By: Adya Bhalla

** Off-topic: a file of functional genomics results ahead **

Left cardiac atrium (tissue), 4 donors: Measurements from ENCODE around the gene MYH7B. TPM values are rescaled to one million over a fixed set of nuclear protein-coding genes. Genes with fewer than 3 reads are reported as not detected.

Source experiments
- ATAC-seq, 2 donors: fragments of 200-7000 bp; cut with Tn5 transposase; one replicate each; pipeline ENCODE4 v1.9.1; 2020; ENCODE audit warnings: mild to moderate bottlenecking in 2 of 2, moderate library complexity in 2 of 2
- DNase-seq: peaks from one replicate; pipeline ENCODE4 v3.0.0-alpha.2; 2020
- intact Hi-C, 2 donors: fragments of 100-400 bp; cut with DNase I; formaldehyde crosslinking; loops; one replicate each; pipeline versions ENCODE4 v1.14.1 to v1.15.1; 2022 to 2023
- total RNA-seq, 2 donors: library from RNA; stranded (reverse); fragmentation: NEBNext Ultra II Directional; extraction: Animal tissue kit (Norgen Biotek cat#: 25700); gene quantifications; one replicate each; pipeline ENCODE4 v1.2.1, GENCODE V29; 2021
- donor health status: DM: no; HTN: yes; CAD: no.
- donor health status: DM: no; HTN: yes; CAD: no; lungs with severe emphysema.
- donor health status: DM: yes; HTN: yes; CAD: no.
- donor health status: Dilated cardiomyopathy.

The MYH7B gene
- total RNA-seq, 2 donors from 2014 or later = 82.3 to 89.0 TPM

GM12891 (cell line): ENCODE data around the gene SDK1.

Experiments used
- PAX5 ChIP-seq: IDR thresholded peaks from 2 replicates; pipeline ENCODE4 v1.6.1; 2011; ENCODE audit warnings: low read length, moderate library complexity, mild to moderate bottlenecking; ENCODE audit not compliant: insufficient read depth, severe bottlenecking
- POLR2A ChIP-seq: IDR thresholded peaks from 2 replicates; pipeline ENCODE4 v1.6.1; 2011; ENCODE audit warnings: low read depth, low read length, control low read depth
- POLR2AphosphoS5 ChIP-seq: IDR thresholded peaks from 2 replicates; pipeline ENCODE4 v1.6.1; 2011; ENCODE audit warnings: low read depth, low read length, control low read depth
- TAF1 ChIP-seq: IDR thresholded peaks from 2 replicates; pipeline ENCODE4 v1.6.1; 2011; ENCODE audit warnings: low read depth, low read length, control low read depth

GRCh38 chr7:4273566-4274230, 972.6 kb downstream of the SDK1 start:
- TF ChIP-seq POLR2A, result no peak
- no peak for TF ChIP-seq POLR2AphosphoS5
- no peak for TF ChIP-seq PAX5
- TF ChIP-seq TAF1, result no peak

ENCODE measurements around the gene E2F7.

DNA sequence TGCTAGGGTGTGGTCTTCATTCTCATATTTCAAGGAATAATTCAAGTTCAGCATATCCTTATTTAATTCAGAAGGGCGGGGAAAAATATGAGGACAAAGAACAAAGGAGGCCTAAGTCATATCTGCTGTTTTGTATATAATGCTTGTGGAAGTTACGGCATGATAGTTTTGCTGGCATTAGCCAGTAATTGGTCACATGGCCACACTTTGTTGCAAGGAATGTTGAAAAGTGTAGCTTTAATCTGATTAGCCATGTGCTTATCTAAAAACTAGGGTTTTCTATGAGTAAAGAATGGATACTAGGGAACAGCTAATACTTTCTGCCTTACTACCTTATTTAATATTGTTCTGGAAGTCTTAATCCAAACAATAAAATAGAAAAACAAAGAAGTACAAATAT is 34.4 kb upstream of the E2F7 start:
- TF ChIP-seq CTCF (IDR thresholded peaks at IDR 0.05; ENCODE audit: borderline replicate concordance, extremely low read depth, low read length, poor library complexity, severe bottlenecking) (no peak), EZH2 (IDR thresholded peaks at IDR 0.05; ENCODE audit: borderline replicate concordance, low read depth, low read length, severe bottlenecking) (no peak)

Arvind dreamt up swarms of bees. He continued to do so for months after he had been stung. He felt the fear and he felt the pain creeping up his calves as he sprinted through the tall crops. But not the burn of the sting itself. Never the burn. When he would open his eyes to the timid, mellow Sun at dawn, Arvind would anticipate pain. Fear would tiptoe behind most naturally. Until it halted, all of it did. The familiar buzzing under the Banyan tree died down. So did the mild humming through the wheat crops. Baba’s farm fell quiet. Eventually, Arvind came to know how silence also, in fact, stung. It breathed down your neck and smothered your protests to whimpers. And when apprehension droned inside your veins, silence buried its thorn under your skin, ever-present, forever making you itch and ache. At school, they’d tell him Albert Einstein once claimed that it won’t be possible to feed ourselves if bees are wiped off the face of the Earth. But the people waving torches in front of hives didn’t know of Einstein. They knew of hunger alone, and hunger only knew to grow, grow until it cracked your roof and the sky came crumbling down. Arvind often wondered about the verity of Einstein’s claims. But the lines on Baba’s forehead grew so dense, that there was little room left to wonder. Yet, every time Baba came back with another batch of those chemicals for the farm, Arvind would imagine himself painting another line on his forehead and Amma’s chapati shrinking further in size. And each time they’d set fire to another hive, the smoke would sting his eyes and run its razor-sharp teeth down his throat. Arvind would dream of a swarm of bees. Not chasing, but being chased now. He saw himself entangled in the tall crops with Baba’s lines etched on his forehead. He would sense the urgency of a large fire but not feel the burn of it. Never the burn. And when he would open his eyes to the blushing dawn, Arvind would anticipate pain. Fear would tiptoe behind most naturally.